Why you should care
Because being young isn’t all it’s cracked up to be, especially on the battlefield.
Welcome to The Thread, OZY’s chart-topping weekly podcast. In Season 4, The Thread explores the controversial criminal defense that ties together some of the most notorious crimes in history: not guilty by reason of insanity. Subscribe now to follow The Thread on OZY.com, Spotify, Apple, Himalaya or wherever you prefer to stream your audio.
It is the best of times. And, for many, the worst of times too. The college years are an exciting, intellectually stimulating and formative period for lots of young people. But for many, it is also their first experience of severe anxiety, depression or even a major psychiatric disorder. Sometimes a stressful event like a poor exam performance or a relationship breakup can send even those with no history of depression or mental health issues spiraling downward.
It can be an incredibly fraught and vulnerable time in life, and one of the reasons for that is neurological. As research suggests, a number of latent psychiatric disorders first manifest themselves in the late teens and early 20s, and they can be triggered and greatly exacerbated by external stressors like academic and relationship setbacks. Or, even more acutely — for those who choose to enter the barracks instead of the dorms at age 18 — by the trauma of war. And one obvious policy solution to this physiological reality is clear: Young people should not be allowed to fill combat roles in the military until they are at least 25 years old.
It looks like the rental car companies had it right all along …
Some of the biological underpinnings of severe mental illness are the subject of episode six of Season 4 of The Thread podcast, available on OZY.com, Apple Podcasts and elsewhere. The latest season of The Thread examines how some of history’s most notorious criminal defendants are linked by a common thread: the insanity defense. Major psychiatric disorders, of course, are not limited to murderers and criminals. The predisposition to them exists on a spectrum, and for a number of us, major environmental trauma is all that’s needed to send our brains reeling in a dangerous direction.
The recent history of the armed forces in America is one of wider inclusivity as military personnel of different races, genders, sexual orientations and backgrounds increasingly train and fight together. But there is still no ignoring the core demographic of the U.S. military (and of most armies through much of human history): young people, especially men, ages 18–24. According to 2016 Department of Defense numbers, around 45 percent of active-duty personnel are under age 25, and 85 percent are male. But such a reliance on under-25s carries some big risks.
For all of the public policy debates about the appropriate age to start driving, voting and joining the military, it looks like, yes, the rental car companies had it right all along. While most of these adult responsibilities are granted by the age of 18, the true age of maturity — at least as far as brain maturation goes — appears much closer to the age that most rental car companies deem you fit to sit behind the wheel: 25. Research shows that the prefrontal cortex of the brain — the part that’s involved in impulse control, decision-making, planning and personality development, among other things — does not finish developing until about age 25 … and it tends to happen later among males than females (shocking, I know).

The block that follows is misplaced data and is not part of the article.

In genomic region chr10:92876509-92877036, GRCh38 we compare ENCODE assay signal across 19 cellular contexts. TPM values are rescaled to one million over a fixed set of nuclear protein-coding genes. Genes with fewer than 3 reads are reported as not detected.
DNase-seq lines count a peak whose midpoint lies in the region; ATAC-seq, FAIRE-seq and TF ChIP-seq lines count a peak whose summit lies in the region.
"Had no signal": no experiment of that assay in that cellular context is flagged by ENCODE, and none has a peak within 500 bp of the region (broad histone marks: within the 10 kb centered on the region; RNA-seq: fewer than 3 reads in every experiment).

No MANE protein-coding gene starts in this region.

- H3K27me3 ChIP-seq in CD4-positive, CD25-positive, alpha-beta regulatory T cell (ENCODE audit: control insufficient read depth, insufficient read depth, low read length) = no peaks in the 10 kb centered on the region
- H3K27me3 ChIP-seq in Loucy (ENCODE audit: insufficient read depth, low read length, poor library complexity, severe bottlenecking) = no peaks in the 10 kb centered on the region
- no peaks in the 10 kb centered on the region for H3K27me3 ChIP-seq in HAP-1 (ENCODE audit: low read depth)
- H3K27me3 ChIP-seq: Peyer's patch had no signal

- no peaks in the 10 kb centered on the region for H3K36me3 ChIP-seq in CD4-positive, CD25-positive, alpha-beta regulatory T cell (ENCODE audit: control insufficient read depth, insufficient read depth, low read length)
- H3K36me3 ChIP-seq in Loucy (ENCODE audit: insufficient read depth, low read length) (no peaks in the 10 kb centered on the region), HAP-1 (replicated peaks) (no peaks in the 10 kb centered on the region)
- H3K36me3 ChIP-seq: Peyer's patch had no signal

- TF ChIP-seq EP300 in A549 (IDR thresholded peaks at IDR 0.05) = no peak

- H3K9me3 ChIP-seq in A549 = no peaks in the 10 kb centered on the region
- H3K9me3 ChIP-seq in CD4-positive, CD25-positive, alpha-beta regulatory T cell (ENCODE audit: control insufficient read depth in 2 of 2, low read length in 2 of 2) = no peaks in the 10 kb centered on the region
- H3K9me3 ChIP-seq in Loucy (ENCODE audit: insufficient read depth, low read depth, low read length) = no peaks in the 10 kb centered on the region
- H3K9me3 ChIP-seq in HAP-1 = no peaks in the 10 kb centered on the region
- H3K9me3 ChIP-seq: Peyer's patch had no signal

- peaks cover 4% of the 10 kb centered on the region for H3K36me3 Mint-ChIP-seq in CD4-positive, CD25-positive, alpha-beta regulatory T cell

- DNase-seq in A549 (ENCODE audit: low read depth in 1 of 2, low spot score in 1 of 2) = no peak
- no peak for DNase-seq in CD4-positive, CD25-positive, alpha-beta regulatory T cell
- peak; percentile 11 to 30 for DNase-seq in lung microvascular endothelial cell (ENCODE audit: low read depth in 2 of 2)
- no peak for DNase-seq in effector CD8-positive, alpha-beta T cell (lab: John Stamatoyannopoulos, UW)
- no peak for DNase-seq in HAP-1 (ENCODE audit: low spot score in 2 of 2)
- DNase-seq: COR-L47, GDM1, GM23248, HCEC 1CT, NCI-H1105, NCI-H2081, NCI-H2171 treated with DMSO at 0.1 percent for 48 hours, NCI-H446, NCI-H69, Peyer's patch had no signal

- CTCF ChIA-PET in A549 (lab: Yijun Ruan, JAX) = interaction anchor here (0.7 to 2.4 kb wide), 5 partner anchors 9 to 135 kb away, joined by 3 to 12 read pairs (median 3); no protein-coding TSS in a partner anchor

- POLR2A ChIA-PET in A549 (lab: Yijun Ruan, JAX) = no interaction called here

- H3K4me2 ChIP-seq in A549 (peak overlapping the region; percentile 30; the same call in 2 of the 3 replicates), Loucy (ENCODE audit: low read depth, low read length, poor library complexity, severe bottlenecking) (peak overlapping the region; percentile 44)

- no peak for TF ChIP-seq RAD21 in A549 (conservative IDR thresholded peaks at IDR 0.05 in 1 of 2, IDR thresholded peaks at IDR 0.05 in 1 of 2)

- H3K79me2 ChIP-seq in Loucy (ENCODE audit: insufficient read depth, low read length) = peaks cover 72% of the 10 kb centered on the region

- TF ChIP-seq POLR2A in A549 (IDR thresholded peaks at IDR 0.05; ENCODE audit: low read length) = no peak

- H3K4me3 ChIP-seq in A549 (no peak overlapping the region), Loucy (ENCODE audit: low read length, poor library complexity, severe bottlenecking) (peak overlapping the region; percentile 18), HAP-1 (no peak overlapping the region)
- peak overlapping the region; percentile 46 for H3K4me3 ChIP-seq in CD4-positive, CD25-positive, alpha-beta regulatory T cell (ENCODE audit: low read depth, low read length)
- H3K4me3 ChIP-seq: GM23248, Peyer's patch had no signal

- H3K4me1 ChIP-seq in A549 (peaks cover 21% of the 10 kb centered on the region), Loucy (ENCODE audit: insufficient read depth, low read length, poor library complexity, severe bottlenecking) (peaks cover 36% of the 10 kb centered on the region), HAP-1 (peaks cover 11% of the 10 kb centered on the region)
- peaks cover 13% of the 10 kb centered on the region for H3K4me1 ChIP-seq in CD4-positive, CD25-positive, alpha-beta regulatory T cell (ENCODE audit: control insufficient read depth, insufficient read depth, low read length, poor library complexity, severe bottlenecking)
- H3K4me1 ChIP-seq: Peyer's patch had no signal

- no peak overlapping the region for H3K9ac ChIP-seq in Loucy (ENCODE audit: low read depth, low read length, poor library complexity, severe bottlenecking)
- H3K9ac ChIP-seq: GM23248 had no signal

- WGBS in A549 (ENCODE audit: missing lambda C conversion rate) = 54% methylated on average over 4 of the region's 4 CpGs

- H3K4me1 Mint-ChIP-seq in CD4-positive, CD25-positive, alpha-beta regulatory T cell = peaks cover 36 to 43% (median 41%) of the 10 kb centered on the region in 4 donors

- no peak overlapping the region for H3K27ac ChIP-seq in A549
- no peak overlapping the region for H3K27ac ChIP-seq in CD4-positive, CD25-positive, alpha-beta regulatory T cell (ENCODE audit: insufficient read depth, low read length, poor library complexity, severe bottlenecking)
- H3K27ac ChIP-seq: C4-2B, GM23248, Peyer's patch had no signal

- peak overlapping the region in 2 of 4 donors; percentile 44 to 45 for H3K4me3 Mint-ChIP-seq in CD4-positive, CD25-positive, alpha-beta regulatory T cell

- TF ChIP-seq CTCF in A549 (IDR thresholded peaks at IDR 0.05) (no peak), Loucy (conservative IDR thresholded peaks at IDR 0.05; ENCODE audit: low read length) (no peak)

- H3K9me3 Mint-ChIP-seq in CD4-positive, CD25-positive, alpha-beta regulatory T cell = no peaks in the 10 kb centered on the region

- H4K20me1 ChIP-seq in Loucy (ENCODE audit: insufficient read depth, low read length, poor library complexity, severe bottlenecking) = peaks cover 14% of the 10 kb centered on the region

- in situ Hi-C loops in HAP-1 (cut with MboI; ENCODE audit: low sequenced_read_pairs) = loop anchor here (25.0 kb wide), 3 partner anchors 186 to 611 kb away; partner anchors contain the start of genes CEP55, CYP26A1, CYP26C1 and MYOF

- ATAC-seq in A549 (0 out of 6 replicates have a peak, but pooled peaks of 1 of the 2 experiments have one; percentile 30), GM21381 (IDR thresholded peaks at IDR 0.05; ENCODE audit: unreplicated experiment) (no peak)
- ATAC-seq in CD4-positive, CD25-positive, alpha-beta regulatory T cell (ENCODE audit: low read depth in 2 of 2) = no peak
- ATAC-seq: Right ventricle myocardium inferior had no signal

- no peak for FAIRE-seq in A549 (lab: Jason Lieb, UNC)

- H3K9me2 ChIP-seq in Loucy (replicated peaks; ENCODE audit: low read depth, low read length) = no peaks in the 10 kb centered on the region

One of the consequences of brain maturation rates, as neuroscientist James Fallon puts it in his book The Psychopath Inside, is that “a freshman and a senior in college are very different human beings.” And in those formative years between, young people with immature brains are more vulnerable to the impact of trauma, which can trigger a psychotic break in those with a biological predisposition to schizophrenia, bipolar disorder or other mental illnesses. “You have to have the genetics,” says Fallon, a professor of psychiatry and human behavior at the University of California, Irvine. “Then you have to have the trauma. That’s the nature-nurture interaction that changes the circuitry in the brain.”
Which is why Fallon says that sending kids off to war at age 18 is “ridiculous” since their brains are still actively developing. In fact, one recent study found that soldiers who enlisted before the age of 25 were seven times more likely to develop post-traumatic stress disorder. But is it necessary to ban under-25s from combat roles? Wouldn’t this blow a hole in the demographic upon which most militaries depend?
Not necessarily. The way that the nature of warfare has evolved in the past century makes armies less dependent on young male warriors. Modern militaries need drone pilots, computer programmers, linguists, technicians and other skilled positions as much as physically strong fighters. Plus, it is in the interest of the armed forces to send the people into battle who are best capable of handling it — otherwise, they are a liability to their colleagues and require years of therapy and more to treat PTSD and other conditions.
So, what do you think? Is it time to take a page out of the rental car playbook and raise the age of combat readiness in the armed forces?
Please share your comments below.